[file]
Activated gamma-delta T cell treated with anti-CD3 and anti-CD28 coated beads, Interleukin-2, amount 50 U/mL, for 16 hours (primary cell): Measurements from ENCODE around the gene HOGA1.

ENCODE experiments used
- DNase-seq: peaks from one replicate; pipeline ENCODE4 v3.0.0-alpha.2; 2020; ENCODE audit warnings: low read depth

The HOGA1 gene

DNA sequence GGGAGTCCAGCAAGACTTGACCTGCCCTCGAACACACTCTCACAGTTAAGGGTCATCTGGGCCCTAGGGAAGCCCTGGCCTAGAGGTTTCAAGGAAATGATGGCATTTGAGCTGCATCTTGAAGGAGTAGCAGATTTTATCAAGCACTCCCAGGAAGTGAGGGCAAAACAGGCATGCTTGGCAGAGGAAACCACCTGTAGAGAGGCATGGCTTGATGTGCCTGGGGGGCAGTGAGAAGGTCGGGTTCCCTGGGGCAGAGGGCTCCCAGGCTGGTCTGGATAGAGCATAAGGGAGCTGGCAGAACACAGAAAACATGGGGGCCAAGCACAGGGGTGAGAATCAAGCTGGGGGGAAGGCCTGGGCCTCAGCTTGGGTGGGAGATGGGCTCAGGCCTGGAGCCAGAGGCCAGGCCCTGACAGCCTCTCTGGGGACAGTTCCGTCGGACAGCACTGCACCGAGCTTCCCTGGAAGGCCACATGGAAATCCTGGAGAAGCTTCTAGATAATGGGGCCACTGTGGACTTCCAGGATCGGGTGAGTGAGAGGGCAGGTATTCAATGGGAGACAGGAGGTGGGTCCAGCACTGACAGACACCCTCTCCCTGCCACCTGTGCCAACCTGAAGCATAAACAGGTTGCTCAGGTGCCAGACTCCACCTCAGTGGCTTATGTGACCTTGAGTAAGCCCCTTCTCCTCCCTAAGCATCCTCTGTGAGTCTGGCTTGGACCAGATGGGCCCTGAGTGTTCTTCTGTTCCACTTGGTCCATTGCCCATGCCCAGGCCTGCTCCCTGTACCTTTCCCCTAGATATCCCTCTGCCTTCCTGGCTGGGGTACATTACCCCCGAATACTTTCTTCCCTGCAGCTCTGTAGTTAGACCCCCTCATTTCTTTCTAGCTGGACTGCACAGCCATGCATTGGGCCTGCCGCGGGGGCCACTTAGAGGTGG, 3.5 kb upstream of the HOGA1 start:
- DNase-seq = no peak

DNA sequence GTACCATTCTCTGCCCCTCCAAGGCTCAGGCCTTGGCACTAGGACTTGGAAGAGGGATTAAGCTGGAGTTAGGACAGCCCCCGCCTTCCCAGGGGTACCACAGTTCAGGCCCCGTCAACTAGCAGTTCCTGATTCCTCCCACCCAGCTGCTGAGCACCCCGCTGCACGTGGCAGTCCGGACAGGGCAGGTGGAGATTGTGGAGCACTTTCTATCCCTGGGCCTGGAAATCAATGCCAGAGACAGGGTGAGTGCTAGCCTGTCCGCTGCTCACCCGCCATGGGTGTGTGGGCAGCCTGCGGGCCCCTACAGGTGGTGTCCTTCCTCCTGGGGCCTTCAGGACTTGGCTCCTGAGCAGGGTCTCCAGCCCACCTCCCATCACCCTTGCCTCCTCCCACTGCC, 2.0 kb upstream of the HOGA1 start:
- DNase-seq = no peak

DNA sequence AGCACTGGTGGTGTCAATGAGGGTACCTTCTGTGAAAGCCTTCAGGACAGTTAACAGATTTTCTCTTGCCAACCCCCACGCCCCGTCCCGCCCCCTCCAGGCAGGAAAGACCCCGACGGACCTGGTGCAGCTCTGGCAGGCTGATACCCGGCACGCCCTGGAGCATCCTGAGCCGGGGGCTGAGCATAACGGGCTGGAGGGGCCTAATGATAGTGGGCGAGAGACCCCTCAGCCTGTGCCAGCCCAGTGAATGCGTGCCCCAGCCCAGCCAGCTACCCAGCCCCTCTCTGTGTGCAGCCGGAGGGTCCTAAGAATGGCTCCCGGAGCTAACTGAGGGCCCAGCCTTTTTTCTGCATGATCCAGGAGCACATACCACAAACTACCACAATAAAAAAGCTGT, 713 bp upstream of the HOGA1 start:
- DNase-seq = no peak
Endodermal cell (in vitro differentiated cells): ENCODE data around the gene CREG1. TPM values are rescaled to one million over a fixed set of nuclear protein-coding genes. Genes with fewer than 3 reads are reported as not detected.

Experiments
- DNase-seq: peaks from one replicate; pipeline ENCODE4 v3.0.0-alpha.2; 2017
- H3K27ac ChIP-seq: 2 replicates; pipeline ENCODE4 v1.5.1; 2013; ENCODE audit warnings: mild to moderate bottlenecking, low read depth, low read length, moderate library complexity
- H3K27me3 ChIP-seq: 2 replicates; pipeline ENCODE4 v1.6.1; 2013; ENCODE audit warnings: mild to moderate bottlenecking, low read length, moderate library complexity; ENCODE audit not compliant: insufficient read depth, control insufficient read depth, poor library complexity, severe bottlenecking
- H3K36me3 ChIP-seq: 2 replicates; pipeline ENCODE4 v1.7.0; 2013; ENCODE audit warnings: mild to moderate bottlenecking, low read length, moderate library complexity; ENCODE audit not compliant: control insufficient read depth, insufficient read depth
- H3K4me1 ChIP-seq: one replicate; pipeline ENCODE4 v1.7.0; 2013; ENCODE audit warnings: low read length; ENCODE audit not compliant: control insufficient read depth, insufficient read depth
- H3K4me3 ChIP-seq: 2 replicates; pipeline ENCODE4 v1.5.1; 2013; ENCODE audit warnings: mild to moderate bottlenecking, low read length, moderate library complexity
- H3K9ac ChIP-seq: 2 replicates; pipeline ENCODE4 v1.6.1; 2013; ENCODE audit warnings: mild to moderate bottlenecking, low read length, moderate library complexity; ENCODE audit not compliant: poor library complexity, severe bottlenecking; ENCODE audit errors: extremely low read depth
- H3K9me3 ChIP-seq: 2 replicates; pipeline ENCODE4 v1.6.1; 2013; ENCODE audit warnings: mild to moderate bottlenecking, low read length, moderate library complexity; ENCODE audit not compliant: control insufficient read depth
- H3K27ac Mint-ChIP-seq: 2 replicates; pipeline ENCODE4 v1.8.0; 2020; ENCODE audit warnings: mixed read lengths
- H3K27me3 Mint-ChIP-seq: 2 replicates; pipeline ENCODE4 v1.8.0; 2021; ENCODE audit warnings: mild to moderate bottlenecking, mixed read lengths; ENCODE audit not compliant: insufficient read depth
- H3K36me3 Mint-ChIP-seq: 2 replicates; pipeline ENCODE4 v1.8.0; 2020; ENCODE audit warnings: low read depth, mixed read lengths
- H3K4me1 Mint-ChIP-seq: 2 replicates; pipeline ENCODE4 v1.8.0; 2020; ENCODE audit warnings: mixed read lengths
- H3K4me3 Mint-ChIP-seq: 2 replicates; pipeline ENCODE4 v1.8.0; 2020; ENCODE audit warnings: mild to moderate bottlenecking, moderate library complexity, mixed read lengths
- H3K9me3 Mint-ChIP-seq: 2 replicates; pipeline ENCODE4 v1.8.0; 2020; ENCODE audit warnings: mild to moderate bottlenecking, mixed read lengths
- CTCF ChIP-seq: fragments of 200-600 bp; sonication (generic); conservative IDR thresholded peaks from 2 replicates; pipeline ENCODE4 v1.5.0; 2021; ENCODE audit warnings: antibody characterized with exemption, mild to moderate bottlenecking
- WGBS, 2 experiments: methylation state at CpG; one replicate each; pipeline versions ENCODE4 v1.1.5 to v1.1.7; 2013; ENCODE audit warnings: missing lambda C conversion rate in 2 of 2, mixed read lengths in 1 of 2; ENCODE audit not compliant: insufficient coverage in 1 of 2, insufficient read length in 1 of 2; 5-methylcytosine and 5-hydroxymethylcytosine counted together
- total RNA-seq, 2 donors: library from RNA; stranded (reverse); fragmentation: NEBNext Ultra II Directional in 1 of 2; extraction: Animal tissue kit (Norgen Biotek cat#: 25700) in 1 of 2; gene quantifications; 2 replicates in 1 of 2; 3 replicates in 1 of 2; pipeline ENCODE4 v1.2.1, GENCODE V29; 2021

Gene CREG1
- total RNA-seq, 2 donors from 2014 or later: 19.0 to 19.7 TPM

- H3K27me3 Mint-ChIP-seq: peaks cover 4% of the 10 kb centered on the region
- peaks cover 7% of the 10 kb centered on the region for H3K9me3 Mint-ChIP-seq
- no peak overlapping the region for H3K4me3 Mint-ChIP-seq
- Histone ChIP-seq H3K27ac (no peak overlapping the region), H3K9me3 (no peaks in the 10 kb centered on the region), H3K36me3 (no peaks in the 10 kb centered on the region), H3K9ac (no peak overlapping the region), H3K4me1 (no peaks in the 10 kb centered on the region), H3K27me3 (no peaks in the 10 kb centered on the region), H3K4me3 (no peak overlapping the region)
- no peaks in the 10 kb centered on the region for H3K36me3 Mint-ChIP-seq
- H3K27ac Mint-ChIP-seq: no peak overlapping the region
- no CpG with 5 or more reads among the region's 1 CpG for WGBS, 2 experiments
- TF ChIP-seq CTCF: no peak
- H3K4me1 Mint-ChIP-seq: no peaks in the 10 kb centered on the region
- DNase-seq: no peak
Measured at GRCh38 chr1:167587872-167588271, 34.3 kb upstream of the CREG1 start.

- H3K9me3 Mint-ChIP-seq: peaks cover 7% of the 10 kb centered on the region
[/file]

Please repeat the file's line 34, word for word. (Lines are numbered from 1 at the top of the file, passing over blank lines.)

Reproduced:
- no peak overlapping the region for H3K4me3 Mint-ChIP-seq